And it pleases us to note that the current environment is in many ways better than that of 2014. For example, Consumer Confidence is at multi-decade highs and new unemployment claims are at low levels not seen since 1969. Nice pair of statistics don’t you think?

Market Minute 4/27/2018 – Still Bothered by the Sticky VIX

 So yes, that darned VIX continues to stick at a higher number than we’d like to see. That said, yesterday was once again an impressive day – lots of good company earnings reports, and more evidence of a growing economy seem to help.

We’re hoping to see the S&P500 Index* close over 2750 which would break through a 10-week moving average – and that would provide more positive evidence of market strength. In the meantime, markets look pretty flat early this morning. If indeed we finish in the green today, that will be three ‘up’ weeks in a row.

With the very strong earnings in the S&P companies, and the correction lows (apparently) behind us, our crystal ball shows that we should expect to see markets challenging their highs made in January.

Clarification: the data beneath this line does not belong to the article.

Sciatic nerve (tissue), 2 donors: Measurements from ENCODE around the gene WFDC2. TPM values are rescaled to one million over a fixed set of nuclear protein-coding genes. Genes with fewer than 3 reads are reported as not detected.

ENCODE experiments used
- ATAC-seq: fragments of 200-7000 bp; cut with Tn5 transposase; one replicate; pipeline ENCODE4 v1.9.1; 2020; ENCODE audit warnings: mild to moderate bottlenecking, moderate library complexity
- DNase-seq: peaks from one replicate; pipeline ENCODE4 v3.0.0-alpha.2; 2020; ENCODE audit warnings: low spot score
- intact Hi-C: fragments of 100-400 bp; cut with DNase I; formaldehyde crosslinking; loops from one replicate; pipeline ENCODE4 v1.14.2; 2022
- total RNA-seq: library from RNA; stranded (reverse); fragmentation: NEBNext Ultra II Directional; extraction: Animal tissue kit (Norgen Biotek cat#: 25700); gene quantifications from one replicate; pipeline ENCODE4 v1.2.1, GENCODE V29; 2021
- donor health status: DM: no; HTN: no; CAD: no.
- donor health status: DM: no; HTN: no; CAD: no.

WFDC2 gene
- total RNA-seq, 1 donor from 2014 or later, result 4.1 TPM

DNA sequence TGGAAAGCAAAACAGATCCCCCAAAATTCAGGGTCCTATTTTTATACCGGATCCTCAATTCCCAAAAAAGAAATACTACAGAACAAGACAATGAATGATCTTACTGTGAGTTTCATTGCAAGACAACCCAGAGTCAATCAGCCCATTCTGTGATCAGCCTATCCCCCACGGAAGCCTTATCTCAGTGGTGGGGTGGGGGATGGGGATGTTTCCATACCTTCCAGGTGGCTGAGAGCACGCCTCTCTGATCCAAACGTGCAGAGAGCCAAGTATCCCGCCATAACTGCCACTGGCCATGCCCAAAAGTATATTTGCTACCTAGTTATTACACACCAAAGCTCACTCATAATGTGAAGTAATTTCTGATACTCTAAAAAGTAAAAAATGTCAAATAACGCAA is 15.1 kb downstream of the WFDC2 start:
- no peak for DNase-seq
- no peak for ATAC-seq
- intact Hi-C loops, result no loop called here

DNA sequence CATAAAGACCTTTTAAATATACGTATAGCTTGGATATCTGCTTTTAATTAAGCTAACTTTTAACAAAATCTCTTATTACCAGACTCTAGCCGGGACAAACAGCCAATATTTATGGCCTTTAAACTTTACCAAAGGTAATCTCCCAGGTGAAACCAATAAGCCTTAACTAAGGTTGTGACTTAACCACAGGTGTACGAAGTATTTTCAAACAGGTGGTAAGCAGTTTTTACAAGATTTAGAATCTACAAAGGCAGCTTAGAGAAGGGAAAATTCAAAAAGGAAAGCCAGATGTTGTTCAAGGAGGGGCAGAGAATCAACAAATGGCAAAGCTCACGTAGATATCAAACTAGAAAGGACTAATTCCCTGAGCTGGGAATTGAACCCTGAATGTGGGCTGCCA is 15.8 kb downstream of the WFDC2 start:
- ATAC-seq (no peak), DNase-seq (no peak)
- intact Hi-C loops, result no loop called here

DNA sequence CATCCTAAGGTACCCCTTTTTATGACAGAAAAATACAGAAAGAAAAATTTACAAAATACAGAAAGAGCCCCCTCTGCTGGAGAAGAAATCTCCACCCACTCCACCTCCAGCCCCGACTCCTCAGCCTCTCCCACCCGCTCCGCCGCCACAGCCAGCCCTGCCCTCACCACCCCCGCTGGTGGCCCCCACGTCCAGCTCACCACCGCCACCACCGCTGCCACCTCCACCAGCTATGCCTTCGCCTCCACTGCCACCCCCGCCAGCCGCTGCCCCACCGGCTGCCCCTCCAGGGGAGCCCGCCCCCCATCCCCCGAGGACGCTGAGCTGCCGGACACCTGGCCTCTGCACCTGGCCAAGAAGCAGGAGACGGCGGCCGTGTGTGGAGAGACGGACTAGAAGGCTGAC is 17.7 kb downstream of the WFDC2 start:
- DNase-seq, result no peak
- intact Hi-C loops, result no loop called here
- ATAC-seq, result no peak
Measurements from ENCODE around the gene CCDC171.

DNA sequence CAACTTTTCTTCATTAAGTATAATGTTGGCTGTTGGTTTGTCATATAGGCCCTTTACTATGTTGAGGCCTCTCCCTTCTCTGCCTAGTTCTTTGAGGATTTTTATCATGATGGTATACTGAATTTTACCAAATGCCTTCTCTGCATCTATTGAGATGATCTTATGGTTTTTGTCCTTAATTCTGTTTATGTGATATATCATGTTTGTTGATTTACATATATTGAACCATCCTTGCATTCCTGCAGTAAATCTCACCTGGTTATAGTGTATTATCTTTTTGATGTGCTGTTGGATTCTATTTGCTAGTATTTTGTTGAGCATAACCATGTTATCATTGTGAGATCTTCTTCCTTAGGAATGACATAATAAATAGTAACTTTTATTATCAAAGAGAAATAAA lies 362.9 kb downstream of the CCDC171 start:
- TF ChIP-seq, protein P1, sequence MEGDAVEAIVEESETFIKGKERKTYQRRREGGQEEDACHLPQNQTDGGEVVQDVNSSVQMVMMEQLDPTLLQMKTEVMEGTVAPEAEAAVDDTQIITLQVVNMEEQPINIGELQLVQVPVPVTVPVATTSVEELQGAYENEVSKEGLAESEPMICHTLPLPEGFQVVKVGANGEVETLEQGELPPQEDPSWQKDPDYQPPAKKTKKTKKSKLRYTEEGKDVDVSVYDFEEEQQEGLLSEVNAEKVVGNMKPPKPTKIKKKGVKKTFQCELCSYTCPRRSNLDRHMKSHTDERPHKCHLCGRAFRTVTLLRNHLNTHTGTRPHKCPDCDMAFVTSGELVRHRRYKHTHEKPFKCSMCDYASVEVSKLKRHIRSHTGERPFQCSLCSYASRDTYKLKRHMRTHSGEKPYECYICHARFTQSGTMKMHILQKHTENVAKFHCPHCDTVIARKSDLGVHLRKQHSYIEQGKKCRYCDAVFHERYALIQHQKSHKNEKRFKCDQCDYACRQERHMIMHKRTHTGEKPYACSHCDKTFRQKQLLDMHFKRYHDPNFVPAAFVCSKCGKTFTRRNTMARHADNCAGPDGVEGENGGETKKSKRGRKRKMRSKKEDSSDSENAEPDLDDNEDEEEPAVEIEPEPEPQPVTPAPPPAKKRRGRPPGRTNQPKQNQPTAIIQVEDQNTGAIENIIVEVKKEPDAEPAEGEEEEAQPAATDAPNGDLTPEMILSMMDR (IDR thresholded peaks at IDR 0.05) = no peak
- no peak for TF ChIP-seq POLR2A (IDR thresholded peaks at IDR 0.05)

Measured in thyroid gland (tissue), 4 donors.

Despite this week’s slow start, numbers have looked pretty impressive since then. And it’s a good thing that headlines are still shouting negatives (The Bull is too Old!, etc.).  Those negatives give us faith that the bull is not actually dead.

As you’ve heard me say (often!) when we pick up the morning iPad (not a newspaper anymore) and see the headline that ‘Everything is Wonderful’ we’ll be greatly concerned.  But till then, Huzzah for the Bull!

  

Ronald P. Denk, CFP®
Investment Advisor

Denk Strategic Wealth Partners
10000 N. 31st Avenue, Suite C-262
Phoenix, AZ 85051
Phone (602) 252-8700
Fax (602) 252-8701
Toll-Free (877) The-Denk
www.denkinvest.com

This weekly article reflects news, commentary, opinions, viewpoints, analyses and other information developed by Denk Strategic Wealth Partners and/or select but unaffiliated third parties. DSWP provides Market Information for illustrative and informational purposes only. If you wish to receive this weekly commentary by email please contact us at 602-252-8700 or by e-mail at lindaw(at)denkinvest.com. If you are receiving this commentary via email and would prefer not to please let us know either by email or phone.